Pollock, Sheldon, Bhabha, Breckenridge — Cosmopolitanisms

Work Cited 

Pollock, Sheldon, Homi K. Bhabha, Carol A. Breckenridge, and Dipesh Chakrabarty. “Cosmopolitanisms.” In Cosmopolitanism, edited by Carol A. Breckenridge, Sheldon Pollock, Homi K. Bhabha and Dipesh Chakrabarty, 1-14. Durham, NC & London: A Millennial Quartet Book, 2002.

Cosmopolitanism as an object of study: practice and theory related in a necessarily open concept

Cosmopolitanism comprises some of today’s most challenging problems of academic analysis and political practice, especially when analysis and practice are seen… as a conjoint activity. For one thing, cosmopolitanism is not some known entity existing in the world, with a clear genealogy from the Stoics to Immanuel Kant, that simply awaits more detailed description at the hands of scholarship. We are not exactly certain what it is, and figuring out why this is so and what cosmopolitanism may be raises difficult conceptual issues. As a practice, too, cosmopolitanism is yet to come, something awaiting realization. Again, this is not because we already understand and can practice it but have not – [sic] a mode of action whose rules we are familiar with and need merely to apply. Cosmopolitanism may instead be a project whose conceptual content and pragmatic character are not only as yet unspecified but also must always escape positive and definite specification, precisely because specifying cosmopolitanism positively and definitely is an uncosmopolitan thing to do (Pollock, et al. 2002, 1)>.

The indeterminacy of how to achieve a cosmopolitan political practice feeds back into the problem of academic analysis. As a historical category, the cosmopolitan should be considered entirely open, and not pregiven or foreclosed by the definition of any particular society or discourse. Its various embodiments, including past embodiments, await discovery and explication. In this way, the components of the linked academic-political activity of cosmopolitanism become mutually reinforcing: new descriptions of cosmopolitanism as a historical phenomenon and theoretical object may suggest new practices, even [2] as better practices may offer a better understanding of the theory and history of cosmopolitanism (Pollock, et al. 2002, 1-2).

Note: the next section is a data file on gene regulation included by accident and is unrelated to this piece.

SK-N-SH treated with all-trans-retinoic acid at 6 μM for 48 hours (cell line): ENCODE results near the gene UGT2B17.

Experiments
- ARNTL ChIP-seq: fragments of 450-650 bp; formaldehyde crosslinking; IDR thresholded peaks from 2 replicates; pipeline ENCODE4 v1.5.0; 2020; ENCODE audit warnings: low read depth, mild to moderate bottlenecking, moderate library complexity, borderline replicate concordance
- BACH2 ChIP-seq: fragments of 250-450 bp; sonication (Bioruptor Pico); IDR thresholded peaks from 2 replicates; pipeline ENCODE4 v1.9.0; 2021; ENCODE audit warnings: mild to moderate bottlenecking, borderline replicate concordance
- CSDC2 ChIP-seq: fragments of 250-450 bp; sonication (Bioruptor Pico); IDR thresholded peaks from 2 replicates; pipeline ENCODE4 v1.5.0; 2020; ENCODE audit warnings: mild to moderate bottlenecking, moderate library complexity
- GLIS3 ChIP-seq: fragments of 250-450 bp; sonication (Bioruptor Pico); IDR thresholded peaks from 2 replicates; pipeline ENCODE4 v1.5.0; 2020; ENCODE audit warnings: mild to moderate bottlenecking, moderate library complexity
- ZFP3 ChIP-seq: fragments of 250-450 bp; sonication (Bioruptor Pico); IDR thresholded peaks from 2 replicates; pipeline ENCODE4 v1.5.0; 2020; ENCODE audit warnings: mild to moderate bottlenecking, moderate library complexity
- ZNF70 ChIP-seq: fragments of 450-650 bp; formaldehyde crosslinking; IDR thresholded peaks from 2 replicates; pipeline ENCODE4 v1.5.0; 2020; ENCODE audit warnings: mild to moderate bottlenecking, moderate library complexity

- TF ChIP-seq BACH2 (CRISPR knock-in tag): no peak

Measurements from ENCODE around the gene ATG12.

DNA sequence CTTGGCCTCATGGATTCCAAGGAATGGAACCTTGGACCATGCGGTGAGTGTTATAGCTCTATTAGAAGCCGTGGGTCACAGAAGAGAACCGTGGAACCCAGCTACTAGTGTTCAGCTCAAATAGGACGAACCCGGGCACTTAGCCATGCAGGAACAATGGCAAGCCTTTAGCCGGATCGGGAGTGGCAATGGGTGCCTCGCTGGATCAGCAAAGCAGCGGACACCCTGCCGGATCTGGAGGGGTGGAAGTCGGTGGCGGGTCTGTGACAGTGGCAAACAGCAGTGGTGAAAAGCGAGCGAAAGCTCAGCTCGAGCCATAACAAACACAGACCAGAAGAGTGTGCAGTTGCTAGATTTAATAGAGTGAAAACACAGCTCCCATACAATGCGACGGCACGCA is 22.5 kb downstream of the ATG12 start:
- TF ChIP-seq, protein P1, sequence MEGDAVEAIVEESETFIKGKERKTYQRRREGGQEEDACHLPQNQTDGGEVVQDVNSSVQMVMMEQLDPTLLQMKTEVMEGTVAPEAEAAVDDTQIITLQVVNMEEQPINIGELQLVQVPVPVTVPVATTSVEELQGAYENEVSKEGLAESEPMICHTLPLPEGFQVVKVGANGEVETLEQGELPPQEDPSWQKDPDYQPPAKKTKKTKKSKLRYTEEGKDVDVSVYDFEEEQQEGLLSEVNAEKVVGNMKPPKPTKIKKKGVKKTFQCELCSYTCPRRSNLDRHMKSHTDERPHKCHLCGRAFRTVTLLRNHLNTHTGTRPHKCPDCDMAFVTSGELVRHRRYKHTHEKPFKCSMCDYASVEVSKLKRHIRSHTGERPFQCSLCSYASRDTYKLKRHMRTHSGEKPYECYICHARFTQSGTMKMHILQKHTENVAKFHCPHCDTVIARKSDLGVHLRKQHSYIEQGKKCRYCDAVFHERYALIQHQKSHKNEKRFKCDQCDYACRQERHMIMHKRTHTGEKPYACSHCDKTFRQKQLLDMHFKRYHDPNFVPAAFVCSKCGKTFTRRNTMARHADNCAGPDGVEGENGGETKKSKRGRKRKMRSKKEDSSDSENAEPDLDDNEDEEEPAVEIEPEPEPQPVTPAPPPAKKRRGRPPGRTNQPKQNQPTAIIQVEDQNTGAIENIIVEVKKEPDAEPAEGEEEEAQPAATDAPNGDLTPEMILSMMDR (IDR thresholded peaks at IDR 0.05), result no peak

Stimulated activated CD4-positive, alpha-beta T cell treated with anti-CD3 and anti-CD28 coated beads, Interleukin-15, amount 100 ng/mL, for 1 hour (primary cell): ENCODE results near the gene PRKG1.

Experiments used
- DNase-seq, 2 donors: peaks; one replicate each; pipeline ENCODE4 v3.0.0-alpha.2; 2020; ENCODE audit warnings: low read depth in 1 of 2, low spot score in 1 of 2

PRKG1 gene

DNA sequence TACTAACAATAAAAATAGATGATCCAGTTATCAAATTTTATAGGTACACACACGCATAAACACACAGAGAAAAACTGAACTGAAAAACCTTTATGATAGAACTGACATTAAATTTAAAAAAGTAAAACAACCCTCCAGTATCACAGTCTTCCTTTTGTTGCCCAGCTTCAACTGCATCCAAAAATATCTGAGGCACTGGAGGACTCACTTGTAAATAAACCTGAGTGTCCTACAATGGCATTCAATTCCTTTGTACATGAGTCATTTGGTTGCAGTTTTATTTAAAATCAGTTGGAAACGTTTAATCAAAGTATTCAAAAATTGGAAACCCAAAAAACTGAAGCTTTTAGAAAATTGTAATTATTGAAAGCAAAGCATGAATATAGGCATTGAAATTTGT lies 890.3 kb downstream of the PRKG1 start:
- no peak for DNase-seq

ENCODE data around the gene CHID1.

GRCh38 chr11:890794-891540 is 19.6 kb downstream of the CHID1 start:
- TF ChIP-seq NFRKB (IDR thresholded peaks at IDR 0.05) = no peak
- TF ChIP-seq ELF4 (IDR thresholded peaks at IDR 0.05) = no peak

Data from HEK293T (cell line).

Cosmopolitanism as questioning “our time”

“Emergent discourses of cosmopolitanism are riven with deep historical ironies about what it means to live in our times. What defines our times? What times are ours?” (Pollock, et al. 2002, 4)

Transition marks the questions of our times. And “Cosmopolitanism, in its wide and wavering nets, catches something of our need to ground our sense of mutuality in conditions of mutability, and to learn to live tenaciously in terrains of historic and cultural transition” (Pollock, et al. 2002, 4).

In this interstice we are confronting old and new, past and present.

Cosmopolitanism as a critic of neoliberalism

Today’s times are marked by a “neoliberal emphasis [that] falls more on individualist aspirations and universalist norms” (Pollock, et al. 2002, 4-5). But this revenant late liberalism reveals, in a more exaggerated form, a struggle at the heart of liberal theory, where a genuine desire for equality as a universal norm is tethered to a tenacious ethnocentric provincialism in matters of cultural judgement and recognition(Pollock, et al. 2002, 5).

All the derring-do between the local and the global in the dialectic of worldly thinking should not conceal the fact that neoliberal cosmopolitan thought is founded on a conformist sense of what it means to be a “person” as an abstract unit of cultural exchange (Pollock, et al. 2002, 5).